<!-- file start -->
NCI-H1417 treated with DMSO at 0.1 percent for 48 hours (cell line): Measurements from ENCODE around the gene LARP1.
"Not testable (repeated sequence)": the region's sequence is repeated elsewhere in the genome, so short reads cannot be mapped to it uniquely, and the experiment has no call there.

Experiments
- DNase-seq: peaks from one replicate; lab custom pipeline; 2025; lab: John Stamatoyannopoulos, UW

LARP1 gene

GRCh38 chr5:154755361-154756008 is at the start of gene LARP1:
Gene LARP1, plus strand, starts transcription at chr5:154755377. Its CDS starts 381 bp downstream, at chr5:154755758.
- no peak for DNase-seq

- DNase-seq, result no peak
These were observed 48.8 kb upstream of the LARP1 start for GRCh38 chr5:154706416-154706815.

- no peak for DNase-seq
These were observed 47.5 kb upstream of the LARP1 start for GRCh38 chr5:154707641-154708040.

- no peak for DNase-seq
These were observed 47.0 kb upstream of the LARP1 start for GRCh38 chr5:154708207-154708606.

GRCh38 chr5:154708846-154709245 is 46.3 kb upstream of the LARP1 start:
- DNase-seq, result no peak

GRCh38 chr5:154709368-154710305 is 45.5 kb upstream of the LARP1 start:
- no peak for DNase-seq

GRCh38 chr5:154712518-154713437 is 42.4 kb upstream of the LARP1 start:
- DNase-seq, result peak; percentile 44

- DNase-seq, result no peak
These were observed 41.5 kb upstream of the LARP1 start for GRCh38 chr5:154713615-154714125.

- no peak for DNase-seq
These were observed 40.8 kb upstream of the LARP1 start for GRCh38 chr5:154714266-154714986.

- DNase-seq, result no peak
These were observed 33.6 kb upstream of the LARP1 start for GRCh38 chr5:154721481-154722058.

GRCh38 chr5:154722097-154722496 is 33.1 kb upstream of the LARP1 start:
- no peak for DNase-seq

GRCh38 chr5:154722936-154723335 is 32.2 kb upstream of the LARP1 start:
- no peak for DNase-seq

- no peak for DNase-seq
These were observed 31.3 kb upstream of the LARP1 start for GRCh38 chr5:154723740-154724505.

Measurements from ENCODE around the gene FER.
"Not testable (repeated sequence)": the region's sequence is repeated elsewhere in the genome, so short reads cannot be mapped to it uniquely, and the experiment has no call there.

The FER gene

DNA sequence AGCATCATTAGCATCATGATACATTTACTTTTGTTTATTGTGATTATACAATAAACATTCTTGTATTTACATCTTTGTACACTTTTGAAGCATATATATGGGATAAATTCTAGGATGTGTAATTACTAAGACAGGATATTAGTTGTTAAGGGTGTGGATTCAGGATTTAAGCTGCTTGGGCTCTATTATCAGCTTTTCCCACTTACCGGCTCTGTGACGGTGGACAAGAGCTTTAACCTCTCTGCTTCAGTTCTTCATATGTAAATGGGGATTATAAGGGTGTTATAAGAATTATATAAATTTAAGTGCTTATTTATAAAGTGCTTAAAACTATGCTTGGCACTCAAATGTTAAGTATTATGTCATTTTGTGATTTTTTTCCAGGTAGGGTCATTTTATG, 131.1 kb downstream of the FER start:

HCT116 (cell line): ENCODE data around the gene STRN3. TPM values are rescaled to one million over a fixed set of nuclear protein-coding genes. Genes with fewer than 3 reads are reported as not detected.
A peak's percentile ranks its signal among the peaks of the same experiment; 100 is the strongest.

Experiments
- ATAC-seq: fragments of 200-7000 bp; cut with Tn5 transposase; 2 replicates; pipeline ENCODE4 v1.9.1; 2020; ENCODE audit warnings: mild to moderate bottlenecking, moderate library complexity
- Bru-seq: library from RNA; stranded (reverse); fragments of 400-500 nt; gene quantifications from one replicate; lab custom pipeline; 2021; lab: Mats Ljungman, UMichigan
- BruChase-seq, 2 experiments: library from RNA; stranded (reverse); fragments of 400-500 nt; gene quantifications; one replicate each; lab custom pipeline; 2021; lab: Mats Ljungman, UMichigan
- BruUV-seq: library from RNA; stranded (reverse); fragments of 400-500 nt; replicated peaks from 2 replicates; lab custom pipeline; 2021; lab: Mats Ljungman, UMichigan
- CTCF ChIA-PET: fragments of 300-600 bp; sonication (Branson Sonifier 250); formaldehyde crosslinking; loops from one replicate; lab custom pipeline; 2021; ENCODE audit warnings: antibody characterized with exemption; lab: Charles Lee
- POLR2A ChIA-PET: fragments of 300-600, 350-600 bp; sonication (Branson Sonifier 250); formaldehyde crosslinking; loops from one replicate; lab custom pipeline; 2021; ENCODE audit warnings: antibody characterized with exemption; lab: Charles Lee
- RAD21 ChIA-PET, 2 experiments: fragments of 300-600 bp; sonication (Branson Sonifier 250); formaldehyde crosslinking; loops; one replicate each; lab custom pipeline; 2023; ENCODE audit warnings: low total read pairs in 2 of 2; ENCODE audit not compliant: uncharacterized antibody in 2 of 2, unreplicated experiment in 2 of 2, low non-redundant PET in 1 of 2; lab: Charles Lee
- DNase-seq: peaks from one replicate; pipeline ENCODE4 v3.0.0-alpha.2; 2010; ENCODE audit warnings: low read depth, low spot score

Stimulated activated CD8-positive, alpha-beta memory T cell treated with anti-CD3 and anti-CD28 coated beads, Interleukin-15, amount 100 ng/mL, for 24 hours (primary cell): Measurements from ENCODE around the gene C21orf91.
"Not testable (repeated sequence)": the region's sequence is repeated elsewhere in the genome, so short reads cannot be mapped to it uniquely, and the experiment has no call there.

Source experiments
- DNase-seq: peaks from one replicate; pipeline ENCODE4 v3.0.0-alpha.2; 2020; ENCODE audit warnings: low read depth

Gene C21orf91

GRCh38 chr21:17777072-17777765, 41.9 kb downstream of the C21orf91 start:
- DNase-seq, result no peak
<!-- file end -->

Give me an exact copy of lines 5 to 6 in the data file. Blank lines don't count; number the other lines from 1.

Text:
LARP1 gene

GRCh38 chr5:154755361-154756008 is at the start of gene LARP1: